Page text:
While there are always certain bedrock things to be thankful for this time of year — one’s loved ones, good health, warm food on the table — a couple of holiday-themed articles this week underscore that there may be more to give thanks for, this fall, on the economic side, too. Certainly when compared to the more recent Thanksgivings since “The Great Recession.”
Month: November 2014
The Wallets, They Are A-Changin’
It’s the time of year where customers are encouraged to break out their wallets — in hopes that they are…
Holiday Shopping Kicks Off to Record Sales — In China!
Black Friday may not quite be here yet, but in Canada, Thanksgiving has already come and gone, and in China — well, there they’re setting records already for online holiday shopping. We refer to the just-concluded “Singles Day,” in China, which comes on 11/11 — the idea being that all those “ones” emphasize “single-ness.” As Bloomberg News describes it “Singles’ Day, a Chinese twist on Valentine’s Day, was invented by students in the 1990s… When written numerically, the date is reminiscent of bare branches, the Chinese expression for bachelors and spinsters.”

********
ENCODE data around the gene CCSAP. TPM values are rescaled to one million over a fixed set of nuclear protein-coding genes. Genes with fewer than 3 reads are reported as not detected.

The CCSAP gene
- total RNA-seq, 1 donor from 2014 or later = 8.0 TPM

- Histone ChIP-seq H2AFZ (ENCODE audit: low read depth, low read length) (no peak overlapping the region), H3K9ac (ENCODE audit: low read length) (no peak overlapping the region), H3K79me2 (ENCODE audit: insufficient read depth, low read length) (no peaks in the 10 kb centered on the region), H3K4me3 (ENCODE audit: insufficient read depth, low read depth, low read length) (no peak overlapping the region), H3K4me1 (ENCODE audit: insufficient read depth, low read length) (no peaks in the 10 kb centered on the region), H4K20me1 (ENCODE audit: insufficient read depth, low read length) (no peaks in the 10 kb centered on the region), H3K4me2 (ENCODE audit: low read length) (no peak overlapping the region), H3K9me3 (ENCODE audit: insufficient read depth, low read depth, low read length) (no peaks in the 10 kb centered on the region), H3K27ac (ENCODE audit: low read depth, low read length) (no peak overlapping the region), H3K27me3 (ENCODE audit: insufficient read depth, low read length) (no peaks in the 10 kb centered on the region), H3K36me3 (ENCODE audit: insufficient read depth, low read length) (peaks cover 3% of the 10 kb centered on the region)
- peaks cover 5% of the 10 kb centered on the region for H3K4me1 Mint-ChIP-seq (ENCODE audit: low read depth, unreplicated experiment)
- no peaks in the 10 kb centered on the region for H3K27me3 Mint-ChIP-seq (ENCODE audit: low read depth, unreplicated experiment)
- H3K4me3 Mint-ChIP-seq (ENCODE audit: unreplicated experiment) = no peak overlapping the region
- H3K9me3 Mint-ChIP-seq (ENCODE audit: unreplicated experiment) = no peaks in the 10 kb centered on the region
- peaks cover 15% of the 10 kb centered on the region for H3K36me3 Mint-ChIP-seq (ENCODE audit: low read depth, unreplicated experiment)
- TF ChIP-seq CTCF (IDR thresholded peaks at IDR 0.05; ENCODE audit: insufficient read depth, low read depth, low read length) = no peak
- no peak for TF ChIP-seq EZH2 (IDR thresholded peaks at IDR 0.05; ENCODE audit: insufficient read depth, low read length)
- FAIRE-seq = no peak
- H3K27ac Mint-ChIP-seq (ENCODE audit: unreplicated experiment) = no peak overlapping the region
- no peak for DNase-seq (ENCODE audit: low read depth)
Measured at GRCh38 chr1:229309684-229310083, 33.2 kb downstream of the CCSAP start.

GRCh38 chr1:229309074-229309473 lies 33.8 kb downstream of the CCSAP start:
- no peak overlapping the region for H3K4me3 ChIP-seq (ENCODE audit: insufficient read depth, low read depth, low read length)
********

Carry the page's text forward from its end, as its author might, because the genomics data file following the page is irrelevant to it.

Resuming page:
Mobile Processing Allows You to Process a Transaction from Anywhere
Before the invention of the smart phone and tablet, businesses were limited with the types of transactions that they were able to process. In the store, credit card transactions could be processed through an in-store card reader, but it was difficult to take credit card payments from any other location. For a long time, businesses only accepted cash or check payments when they were on the road or at trade shows, but it sometimes limited the number of customers that could make a purchase.
The Road Ahead for Payments: Yellow Bricks, or Leaking Digits?
As our readers already know, changes are coming to the world of credit cards. Chief among those, as a new article in Wired states, are EMV cards, which “have an embedded microchip that authenticates the card as a legitimate bank card to prevent hackers from embossing stolen card data onto blank cards to use it for fraudulent transactions. The chip contains the same data that traditionally is stored on a card’s magnetic stripe, but also has a certificate used to digitally sign each transaction.